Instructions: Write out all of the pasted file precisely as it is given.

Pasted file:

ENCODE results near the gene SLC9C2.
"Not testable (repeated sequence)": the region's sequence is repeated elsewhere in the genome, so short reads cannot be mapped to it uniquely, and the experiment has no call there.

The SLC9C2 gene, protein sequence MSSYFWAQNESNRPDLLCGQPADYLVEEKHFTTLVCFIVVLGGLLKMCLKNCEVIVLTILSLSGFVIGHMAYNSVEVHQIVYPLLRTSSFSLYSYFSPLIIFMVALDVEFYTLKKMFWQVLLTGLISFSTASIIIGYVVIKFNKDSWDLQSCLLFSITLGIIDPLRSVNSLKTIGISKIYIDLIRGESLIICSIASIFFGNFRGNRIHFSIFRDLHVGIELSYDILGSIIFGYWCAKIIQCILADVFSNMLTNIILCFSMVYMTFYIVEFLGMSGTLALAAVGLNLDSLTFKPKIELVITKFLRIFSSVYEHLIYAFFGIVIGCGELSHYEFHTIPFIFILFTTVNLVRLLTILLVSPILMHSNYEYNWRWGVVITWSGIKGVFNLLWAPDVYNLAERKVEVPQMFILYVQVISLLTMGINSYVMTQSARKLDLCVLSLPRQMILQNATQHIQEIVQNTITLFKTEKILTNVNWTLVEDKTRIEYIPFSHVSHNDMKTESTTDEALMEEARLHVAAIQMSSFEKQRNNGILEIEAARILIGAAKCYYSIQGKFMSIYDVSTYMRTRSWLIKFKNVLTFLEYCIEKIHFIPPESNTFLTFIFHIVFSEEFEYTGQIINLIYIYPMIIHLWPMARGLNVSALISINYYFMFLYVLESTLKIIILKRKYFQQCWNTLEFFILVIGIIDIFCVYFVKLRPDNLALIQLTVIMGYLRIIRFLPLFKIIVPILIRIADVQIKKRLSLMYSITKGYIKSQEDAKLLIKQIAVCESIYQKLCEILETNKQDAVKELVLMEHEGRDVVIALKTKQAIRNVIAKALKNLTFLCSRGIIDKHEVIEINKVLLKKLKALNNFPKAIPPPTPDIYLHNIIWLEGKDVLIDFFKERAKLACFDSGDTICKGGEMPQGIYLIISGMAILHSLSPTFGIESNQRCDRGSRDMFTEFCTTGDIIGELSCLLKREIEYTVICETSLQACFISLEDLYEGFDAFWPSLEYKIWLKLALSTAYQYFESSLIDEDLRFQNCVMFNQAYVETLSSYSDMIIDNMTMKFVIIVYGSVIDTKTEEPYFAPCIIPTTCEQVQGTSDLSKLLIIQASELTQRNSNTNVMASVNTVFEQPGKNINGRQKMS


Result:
ENCODE results near the gene SLC9C2.
"Not testable (repeated sequence)": the region's sequence is repeated elsewhere in the genome, so short reads cannot be mapped to it uniquely, and the experiment has no call there.

The SLC9C2 gene, protein sequence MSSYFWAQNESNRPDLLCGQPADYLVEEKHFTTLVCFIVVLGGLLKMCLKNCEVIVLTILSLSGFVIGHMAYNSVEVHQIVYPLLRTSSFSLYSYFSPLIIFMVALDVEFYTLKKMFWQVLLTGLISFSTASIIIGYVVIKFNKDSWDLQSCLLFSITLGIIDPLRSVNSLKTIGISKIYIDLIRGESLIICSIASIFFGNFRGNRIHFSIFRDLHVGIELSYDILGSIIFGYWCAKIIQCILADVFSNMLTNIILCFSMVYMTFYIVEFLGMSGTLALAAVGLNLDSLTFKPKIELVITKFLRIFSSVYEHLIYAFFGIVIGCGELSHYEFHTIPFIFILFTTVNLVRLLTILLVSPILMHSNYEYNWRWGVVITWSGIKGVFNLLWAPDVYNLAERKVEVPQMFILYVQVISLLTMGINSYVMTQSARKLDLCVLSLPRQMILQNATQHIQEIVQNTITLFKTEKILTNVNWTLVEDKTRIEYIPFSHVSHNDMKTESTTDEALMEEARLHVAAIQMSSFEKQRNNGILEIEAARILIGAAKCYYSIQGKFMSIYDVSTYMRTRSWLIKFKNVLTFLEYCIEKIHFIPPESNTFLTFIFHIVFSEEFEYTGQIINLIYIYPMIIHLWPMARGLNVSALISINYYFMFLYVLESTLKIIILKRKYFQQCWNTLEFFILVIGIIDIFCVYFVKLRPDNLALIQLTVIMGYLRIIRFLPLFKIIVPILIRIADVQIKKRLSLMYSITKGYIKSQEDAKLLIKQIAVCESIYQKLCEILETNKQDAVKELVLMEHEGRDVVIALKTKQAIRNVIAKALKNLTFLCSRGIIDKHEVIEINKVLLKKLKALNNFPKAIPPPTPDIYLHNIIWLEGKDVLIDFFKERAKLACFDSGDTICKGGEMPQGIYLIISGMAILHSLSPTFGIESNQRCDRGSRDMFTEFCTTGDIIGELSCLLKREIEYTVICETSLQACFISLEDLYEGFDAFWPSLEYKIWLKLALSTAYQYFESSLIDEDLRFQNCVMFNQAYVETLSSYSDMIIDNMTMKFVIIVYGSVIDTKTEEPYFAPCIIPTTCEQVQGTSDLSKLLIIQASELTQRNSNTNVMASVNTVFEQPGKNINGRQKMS